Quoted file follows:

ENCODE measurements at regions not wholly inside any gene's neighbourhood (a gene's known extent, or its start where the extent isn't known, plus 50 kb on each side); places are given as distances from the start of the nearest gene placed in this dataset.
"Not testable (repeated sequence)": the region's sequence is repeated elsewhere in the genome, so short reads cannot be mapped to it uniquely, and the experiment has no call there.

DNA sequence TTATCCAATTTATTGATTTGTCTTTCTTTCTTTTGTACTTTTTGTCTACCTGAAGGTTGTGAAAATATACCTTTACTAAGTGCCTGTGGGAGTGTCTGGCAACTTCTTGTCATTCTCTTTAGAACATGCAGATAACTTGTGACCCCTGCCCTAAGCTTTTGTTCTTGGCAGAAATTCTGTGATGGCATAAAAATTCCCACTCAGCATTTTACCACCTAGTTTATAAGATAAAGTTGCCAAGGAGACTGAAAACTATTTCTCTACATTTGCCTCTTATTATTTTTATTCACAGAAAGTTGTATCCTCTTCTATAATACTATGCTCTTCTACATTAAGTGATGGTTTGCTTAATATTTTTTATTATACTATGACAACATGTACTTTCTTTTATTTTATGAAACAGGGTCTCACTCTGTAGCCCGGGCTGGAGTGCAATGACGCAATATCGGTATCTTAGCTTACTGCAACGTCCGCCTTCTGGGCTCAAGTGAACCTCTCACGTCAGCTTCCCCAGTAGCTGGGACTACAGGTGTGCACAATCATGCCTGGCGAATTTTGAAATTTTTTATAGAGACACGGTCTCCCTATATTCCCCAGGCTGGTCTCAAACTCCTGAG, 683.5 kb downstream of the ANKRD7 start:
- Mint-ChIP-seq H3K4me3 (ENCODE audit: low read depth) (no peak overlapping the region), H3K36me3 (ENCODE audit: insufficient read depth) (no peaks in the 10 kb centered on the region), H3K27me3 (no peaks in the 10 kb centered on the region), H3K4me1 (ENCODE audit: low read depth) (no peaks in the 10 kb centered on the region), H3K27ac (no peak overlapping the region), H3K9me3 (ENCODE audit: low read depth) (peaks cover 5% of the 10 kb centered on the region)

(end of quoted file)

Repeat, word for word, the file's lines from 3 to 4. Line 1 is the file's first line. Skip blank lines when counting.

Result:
DNA sequence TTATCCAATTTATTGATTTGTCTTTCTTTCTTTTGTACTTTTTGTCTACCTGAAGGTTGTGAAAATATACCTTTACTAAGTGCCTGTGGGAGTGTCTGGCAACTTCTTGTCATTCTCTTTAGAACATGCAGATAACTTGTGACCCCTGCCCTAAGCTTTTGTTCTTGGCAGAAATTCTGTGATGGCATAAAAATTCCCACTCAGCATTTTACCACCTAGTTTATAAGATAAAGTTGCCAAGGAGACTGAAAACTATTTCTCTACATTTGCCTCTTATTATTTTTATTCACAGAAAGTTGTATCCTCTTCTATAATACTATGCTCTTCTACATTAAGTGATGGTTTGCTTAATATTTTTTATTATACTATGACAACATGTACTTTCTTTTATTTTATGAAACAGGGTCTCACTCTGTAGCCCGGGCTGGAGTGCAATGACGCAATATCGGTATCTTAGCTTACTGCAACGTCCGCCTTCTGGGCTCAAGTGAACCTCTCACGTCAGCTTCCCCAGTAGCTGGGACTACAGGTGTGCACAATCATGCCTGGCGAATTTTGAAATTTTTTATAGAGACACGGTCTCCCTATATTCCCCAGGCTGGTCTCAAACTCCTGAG, 683.5 kb downstream of the ANKRD7 start:
- Mint-ChIP-seq H3K4me3 (ENCODE audit: low read depth) (no peak overlapping the region), H3K36me3 (ENCODE audit: insufficient read depth) (no peaks in the 10 kb centered on the region), H3K27me3 (no peaks in the 10 kb centered on the region), H3K4me1 (ENCODE audit: low read depth) (no peaks in the 10 kb centered on the region), H3K27ac (no peak overlapping the region), H3K9me3 (ENCODE audit: low read depth) (peaks cover 5% of the 10 kb centered on the region)